RETINAL GANGLION CELL PLASTICITY IN GLAUCOMA

Project: Research project

Description

Glaucoma is a disease with high prevalence that causes progressive damage and death of retinal ganglion cells (RGCs) resulting in blindness. Our long term goal is to prevent RGC death in the early stages of glaucoma and spare visual function. The objectives of this study are i) to characterize the history of disease in the OBA/2J (02) mouse model of glaucoma as well as in congenic strains with genetically altered pathways of cell death and ii) to determine the modifiability of RGC function upon acute lOP changes. Our central hypothesis is that RGCs undergo a stage of IOP dependent, reversible dysfunction before dying, and that RGC dysfunction is due to impaired tolerance to intraocular pressure (lOP). Our study will include 02 mice with spontaneous lOP elevation and progressive RGC degeneration;a unique congenic strain without lOP elevation and glaucoma;three unique congenic strains with lOP elevation but genetically altered to increase resistance of either RGC dendrites, RGC bodies or RGC axons to stress. Our specific aims are, 1) Characterize the natural structural functional progression of disease in 02 strains, 2) Characterize the modifiability of RGC function to acute lOP insult in 02 strains. We will use state of the art Pattern Electroretinogram (PERG), Cortical Visually Evoked Potentials (VEP) and Optical Coherence Tomography (OCT) as surrogate measures of RGC function and RGC axon number, respectively. PERG losses result from both reduced activity of viable RGCs and lack of activity of dead RGCs. OCT losses result from lack ofaxons of dead RGCs. We will also use a novel, non invasive method for acute lOP elevation/lowering based on changes of body posture. The techniques used in this proposal can also be translated into clinical practice, and the hypotheses tested may also be pivotal in clinical glaucoma. The central hypothesis is supported by strong preliminary results showing that RGC dysfunction precedes RGC death, and that RGC dysfunction may be temporarily exacerbated/improved by physiological lOP elevation/lowering obtained with changes in body posture. The rationale is that this innovative approach will provide a set of physiological markers to detect susceptibility of RGCs and predict their fate. This outcome will have high significance for identifying individuals at high-risk of developing glaucoma damage and determining the necessity of treatment. Our research team includes experts in experimental glaucoma, visual electrophysiology, retinal imaging, biophysics, and biostatistics.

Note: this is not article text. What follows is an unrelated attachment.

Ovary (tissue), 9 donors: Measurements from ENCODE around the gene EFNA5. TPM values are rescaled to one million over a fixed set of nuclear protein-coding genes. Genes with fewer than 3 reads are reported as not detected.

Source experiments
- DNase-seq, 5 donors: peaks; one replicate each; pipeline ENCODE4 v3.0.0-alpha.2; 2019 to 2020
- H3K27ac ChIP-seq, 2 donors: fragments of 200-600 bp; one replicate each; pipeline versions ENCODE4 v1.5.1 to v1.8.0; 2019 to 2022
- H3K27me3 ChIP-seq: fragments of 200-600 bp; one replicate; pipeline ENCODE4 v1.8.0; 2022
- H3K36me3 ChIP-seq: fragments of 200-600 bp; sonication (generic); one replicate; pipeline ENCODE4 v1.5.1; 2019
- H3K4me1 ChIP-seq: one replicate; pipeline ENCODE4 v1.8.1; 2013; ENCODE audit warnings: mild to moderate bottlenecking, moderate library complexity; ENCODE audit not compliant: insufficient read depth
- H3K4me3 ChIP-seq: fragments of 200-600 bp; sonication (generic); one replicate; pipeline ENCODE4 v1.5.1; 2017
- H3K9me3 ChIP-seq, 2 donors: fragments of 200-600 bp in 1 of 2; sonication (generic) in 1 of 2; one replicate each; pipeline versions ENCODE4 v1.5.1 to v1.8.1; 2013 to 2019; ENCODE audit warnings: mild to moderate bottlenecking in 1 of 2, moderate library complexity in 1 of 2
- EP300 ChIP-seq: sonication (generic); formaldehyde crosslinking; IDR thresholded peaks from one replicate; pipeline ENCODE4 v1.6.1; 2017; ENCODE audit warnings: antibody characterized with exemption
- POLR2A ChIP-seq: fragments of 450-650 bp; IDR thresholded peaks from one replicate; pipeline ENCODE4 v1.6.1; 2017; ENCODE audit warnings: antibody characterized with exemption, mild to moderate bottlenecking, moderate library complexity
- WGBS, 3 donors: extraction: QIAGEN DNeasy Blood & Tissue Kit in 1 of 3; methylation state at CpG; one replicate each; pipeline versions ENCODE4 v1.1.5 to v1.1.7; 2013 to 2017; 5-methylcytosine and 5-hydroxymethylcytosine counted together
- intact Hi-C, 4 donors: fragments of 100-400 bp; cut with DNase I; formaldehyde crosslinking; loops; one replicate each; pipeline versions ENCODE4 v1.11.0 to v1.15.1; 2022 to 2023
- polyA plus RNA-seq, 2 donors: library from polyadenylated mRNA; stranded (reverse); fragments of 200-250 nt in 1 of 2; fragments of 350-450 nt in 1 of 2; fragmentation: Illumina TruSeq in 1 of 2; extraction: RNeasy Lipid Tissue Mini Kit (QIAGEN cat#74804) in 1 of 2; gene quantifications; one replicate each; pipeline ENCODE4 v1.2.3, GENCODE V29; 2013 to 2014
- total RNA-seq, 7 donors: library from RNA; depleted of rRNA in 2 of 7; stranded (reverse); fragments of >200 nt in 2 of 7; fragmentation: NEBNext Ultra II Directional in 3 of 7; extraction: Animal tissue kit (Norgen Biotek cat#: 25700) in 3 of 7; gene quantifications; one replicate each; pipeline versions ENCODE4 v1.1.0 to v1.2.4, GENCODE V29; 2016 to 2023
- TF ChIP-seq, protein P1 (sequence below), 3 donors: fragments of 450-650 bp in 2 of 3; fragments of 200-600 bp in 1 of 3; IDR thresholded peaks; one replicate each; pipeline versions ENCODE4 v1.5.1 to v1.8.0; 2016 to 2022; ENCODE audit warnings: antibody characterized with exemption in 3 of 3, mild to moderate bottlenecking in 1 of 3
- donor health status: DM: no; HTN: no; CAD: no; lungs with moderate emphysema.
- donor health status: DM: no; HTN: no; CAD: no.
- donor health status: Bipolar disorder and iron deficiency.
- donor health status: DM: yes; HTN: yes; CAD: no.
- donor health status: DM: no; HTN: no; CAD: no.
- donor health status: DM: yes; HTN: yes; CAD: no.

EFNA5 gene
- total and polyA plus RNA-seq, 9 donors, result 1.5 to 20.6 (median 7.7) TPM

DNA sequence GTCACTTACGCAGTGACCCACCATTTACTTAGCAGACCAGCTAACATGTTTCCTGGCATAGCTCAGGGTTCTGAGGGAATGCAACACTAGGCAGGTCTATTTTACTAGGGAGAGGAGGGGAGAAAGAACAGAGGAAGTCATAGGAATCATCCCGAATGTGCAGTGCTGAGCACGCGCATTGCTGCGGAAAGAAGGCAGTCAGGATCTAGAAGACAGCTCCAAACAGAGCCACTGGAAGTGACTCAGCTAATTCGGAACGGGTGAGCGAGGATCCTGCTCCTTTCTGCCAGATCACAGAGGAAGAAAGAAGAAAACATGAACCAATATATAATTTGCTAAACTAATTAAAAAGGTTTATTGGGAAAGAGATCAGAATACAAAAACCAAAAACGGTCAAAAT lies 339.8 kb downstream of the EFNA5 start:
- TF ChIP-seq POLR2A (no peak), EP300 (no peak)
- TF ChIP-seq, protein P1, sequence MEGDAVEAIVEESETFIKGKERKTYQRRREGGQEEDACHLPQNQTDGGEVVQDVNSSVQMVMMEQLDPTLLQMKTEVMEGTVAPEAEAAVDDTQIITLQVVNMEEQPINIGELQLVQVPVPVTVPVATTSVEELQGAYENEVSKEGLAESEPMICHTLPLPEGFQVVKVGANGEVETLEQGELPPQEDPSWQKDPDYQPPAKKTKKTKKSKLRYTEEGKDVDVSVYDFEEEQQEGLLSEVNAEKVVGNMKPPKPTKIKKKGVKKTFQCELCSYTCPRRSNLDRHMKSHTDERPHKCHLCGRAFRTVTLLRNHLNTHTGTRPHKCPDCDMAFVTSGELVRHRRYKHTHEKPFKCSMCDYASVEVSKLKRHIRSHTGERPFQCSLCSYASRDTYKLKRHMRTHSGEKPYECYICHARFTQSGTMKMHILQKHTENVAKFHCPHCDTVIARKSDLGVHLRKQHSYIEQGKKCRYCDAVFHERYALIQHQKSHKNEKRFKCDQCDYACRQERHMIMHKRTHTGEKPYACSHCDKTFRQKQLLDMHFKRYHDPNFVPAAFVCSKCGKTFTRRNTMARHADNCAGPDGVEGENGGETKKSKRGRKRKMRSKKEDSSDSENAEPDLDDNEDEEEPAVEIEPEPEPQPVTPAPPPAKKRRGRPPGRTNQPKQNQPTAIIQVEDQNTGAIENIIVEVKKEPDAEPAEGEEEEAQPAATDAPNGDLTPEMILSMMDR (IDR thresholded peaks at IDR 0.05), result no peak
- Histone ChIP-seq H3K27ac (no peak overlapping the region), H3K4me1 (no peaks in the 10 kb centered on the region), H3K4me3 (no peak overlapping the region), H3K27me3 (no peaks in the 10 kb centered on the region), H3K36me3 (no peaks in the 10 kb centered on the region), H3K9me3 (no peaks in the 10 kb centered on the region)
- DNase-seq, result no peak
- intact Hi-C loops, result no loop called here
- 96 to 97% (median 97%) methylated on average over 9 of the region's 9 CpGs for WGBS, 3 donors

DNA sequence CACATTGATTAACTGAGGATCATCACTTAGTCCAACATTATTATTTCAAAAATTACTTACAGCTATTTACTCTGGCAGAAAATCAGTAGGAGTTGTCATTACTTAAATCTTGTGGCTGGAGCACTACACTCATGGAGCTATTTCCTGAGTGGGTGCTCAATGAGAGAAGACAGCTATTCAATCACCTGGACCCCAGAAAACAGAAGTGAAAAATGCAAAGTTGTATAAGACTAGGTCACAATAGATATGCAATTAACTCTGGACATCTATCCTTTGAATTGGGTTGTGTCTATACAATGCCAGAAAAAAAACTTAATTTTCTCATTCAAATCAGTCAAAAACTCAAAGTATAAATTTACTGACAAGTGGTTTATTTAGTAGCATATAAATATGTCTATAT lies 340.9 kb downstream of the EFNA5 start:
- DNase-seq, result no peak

StatusFinished
Effective start/end date9/1/097/31/17

Funding

  • National Institutes of Health: $323,412.00
  • National Institutes of Health: $335,962.00
  • National Institutes of Health: $373,317.00
  • National Institutes of Health: $338,526.00
  • National Institutes of Health: $373,785.00
  • National Institutes of Health: $335,962.00

Fingerprint

Retinal Ganglion Cells
Glaucoma
Optical Coherence Tomography
Optic Nerve Diseases
Cell Death
Nerve Growth Factors
Cell Plasticity
Transgenic Mice
Blindness
Visual Evoked Potentials
Superior Colliculi
Posture
Congenic Mice
Optic Neuritis
Inbred DBA Mouse
Physiological Stress

ASJC

  • Medicine(all)